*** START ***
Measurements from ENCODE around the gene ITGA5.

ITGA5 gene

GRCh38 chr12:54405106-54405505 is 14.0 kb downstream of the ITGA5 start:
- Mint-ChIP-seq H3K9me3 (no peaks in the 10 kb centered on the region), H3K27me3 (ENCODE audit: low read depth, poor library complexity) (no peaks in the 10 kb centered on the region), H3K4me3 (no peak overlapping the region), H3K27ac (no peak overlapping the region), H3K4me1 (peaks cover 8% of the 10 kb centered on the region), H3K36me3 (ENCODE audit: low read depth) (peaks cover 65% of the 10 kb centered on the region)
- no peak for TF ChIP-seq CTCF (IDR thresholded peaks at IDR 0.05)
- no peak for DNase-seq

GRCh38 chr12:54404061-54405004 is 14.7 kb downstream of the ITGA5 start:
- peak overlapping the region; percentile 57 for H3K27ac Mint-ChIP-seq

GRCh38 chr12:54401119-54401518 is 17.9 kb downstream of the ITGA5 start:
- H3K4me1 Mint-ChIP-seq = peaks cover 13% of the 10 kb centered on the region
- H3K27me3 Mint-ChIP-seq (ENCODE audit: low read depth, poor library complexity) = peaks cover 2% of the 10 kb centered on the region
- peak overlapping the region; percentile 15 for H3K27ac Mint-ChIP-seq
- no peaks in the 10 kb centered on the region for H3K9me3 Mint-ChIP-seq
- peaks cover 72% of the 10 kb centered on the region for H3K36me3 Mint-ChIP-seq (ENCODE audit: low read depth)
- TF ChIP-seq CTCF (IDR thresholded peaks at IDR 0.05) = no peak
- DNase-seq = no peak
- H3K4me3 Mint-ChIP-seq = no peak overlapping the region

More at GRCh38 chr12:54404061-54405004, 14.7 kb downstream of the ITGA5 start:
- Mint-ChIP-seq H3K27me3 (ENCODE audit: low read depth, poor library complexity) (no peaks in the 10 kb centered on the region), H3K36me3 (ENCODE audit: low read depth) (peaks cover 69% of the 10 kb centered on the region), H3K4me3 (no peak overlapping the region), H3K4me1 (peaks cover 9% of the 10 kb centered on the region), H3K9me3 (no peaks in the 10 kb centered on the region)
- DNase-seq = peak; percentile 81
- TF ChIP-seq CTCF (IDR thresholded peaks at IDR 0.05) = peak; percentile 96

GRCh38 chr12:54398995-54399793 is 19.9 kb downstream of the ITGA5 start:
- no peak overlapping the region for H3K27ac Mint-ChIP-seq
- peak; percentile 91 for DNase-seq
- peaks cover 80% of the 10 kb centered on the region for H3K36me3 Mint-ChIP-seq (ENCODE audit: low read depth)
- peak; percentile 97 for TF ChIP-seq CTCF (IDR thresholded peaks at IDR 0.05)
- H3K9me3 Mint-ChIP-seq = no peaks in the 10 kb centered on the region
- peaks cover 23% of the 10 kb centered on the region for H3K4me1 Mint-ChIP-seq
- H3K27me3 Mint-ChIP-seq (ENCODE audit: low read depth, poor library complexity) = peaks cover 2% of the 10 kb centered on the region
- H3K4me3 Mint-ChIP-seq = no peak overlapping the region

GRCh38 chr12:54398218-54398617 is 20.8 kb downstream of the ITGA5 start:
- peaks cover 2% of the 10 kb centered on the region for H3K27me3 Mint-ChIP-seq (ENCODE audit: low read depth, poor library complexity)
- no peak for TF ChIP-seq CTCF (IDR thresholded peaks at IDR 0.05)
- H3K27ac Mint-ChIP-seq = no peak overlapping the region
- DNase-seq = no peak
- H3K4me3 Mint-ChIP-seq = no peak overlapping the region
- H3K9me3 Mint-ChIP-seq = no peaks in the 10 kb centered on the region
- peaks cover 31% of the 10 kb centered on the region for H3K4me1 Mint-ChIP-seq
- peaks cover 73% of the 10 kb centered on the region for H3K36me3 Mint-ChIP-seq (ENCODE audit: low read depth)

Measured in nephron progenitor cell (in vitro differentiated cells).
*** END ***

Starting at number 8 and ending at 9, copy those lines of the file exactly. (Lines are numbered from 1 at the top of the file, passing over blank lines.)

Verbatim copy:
- peak overlapping the region; percentile 57 for H3K27ac Mint-ChIP-seq

GRCh38 chr12:54401119-54401518 is 17.9 kb downstream of the ITGA5 start: